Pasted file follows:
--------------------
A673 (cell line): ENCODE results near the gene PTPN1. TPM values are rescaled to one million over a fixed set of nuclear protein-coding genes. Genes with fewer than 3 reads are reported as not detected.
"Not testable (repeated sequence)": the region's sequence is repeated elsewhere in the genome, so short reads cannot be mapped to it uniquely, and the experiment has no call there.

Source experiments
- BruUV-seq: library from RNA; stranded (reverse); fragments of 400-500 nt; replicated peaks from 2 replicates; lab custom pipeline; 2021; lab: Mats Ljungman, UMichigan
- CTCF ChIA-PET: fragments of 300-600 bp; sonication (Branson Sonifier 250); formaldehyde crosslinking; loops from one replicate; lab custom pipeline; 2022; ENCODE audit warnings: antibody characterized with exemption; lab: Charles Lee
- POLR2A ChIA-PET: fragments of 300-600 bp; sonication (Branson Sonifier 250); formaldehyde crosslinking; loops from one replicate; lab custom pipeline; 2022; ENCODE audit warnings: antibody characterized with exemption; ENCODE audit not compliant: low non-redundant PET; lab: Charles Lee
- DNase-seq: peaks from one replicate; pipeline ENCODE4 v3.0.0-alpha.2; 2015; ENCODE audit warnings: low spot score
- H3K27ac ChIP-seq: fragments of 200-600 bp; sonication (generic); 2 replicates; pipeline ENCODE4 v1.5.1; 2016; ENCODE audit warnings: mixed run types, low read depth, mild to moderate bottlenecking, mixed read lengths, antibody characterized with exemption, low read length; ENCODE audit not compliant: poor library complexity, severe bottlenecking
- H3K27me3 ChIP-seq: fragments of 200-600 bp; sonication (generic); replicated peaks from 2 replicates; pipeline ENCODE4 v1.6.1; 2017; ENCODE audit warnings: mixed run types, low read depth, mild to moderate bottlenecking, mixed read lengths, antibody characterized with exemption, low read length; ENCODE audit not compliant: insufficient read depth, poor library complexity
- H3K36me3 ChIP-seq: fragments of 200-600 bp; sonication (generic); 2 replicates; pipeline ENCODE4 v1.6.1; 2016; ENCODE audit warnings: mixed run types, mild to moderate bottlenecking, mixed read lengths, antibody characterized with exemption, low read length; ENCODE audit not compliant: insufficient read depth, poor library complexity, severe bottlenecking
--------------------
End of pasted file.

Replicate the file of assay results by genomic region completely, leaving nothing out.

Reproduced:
A673 (cell line): ENCODE results near the gene PTPN1. TPM values are rescaled to one million over a fixed set of nuclear protein-coding genes. Genes with fewer than 3 reads are reported as not detected.
"Not testable (repeated sequence)": the region's sequence is repeated elsewhere in the genome, so short reads cannot be mapped to it uniquely, and the experiment has no call there.

Source experiments
- BruUV-seq: library from RNA; stranded (reverse); fragments of 400-500 nt; replicated peaks from 2 replicates; lab custom pipeline; 2021; lab: Mats Ljungman, UMichigan
- CTCF ChIA-PET: fragments of 300-600 bp; sonication (Branson Sonifier 250); formaldehyde crosslinking; loops from one replicate; lab custom pipeline; 2022; ENCODE audit warnings: antibody characterized with exemption; lab: Charles Lee
- POLR2A ChIA-PET: fragments of 300-600 bp; sonication (Branson Sonifier 250); formaldehyde crosslinking; loops from one replicate; lab custom pipeline; 2022; ENCODE audit warnings: antibody characterized with exemption; ENCODE audit not compliant: low non-redundant PET; lab: Charles Lee
- DNase-seq: peaks from one replicate; pipeline ENCODE4 v3.0.0-alpha.2; 2015; ENCODE audit warnings: low spot score
- H3K27ac ChIP-seq: fragments of 200-600 bp; sonication (generic); 2 replicates; pipeline ENCODE4 v1.5.1; 2016; ENCODE audit warnings: mixed run types, low read depth, mild to moderate bottlenecking, mixed read lengths, antibody characterized with exemption, low read length; ENCODE audit not compliant: poor library complexity, severe bottlenecking
- H3K27me3 ChIP-seq: fragments of 200-600 bp; sonication (generic); replicated peaks from 2 replicates; pipeline ENCODE4 v1.6.1; 2017; ENCODE audit warnings: mixed run types, low read depth, mild to moderate bottlenecking, mixed read lengths, antibody characterized with exemption, low read length; ENCODE audit not compliant: insufficient read depth, poor library complexity
- H3K36me3 ChIP-seq: fragments of 200-600 bp; sonication (generic); 2 replicates; pipeline ENCODE4 v1.6.1; 2016; ENCODE audit warnings: mixed run types, mild to moderate bottlenecking, mixed read lengths, antibody characterized with exemption, low read length; ENCODE audit not compliant: insufficient read depth, poor library complexity, severe bottlenecking